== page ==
Tag Archives: science literacy

Autoimmune Disease

Good morning on a bright and sunny day in southwestern Vermont. This seems like a good time to post this reading on autoimmune disease and its accompanying vocabulary-building and comprehension worksheet.

If you find typos in these documents, I would appreciate a notification. And, as always, if you find this material useful in your practice, I would be grateful to hear what you think of it. I seek your peer review.

Hippocrates

I think I’m going to need to take a day off from this screen. Since I have a facetime appointment an hour from now, I’ll clear a few posts off my desktop. After that, I’ll see you on Monday.

Here is a reading on Hippocrates and its accompanying vocabulary-building and comprehension worksheet. I assume I don’t need to explain why now might be a good time to read about the father of modern medicine and the historical embodiment of why politicians and half-wit journalists should not pronounce on medical issues like, oh let’s say chloroquine as a treatment for COVID19.

If you find typos in these documents, I would appreciate a notification. And, as always, if you find this material useful in your practice, I would be grateful to hear what you think of it. I seek your peer review.

Word Root Exercise: Thermo

Here is a worksheet on the Greek word root thermo. It means heat and temperature. Science teachers, you won’t be surprised to hear that this worksheet contains some important vocabulary words used in your domain.

If you find typos in this document, I would appreciate a notification. And, as always, if you find this material useful in your practice, I would be grateful to hear what you think of it. I seek your peer review.

Term of Art: Marginalization

“Marginalization:  A process by which a group or individual is denied access to important positions and symbols of economic, religious, or political power within any society. A marginal group may actually constitute a numerical majority—as in the case of blacks in South Africa—and should perhaps be distinguished from a minority group, which may be small in numbers, but has access to political or economic power.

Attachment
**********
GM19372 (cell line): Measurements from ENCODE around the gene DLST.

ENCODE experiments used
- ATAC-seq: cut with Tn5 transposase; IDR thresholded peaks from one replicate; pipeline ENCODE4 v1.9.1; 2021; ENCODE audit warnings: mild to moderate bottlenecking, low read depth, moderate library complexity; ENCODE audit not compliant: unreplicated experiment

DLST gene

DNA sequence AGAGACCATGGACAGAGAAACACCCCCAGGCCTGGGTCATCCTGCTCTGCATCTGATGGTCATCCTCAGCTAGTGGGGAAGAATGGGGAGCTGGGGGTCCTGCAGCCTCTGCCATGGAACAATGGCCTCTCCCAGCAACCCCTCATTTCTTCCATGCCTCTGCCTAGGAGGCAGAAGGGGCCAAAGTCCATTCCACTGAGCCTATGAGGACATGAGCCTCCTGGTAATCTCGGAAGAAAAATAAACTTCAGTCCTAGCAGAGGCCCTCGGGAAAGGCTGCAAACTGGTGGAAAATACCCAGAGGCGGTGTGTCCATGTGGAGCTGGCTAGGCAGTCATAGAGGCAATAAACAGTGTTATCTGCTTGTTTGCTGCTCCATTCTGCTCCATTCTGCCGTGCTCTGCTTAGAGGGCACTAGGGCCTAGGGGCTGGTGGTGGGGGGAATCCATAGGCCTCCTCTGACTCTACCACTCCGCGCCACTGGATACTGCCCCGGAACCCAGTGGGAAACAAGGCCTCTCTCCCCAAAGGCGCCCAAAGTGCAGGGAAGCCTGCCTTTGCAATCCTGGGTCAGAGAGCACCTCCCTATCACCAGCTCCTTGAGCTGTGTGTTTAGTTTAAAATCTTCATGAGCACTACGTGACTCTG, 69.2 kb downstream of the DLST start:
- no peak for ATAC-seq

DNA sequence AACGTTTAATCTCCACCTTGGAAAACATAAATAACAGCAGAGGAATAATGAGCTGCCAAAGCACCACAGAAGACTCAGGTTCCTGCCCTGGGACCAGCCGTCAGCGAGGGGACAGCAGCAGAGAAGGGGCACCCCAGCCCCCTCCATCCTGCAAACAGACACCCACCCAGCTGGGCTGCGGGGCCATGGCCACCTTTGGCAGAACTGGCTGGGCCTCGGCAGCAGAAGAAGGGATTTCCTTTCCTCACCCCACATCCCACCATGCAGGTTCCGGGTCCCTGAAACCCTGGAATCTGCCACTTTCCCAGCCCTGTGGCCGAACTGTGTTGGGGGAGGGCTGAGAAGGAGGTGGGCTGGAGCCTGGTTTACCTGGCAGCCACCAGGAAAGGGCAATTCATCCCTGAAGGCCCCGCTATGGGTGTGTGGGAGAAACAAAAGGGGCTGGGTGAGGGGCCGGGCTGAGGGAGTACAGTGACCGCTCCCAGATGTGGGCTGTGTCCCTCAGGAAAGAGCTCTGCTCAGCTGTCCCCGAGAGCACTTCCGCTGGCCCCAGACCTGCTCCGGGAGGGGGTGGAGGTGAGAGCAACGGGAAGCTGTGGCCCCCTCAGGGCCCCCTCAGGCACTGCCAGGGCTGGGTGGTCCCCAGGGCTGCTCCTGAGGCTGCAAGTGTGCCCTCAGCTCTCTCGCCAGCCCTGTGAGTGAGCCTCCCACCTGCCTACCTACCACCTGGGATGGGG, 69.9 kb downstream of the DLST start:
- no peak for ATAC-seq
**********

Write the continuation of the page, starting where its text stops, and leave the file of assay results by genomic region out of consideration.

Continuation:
Marginalization became a major topic of sociological research in the 1960s, largely in response to the realization that while certain developing countries demonstrated rapid economic growth, members of these societies were receiving increasingly unequal shares of the rewards of success. The process by which this occurred became a major source of study, particularly for those influenced by dependency, Marxist, and world-systems theories, who argued that the phenomenon was related to the world capitalist order and not just confined to particular societies.

Anthropologists, in particular, have tended to study marginal groups. This stems in part from the idea that, by looking at what happens on the margins of a society, one can see how that society defines itself and is defined in terms of other societies, and what constitute its key cultural features.”

Excerpted from: Marshall, Gordon, ed. Oxford Dictionary of Sociology. New York: Oxford University Press, 1994.

A Lesson Plan on Watson, Crick, and DNA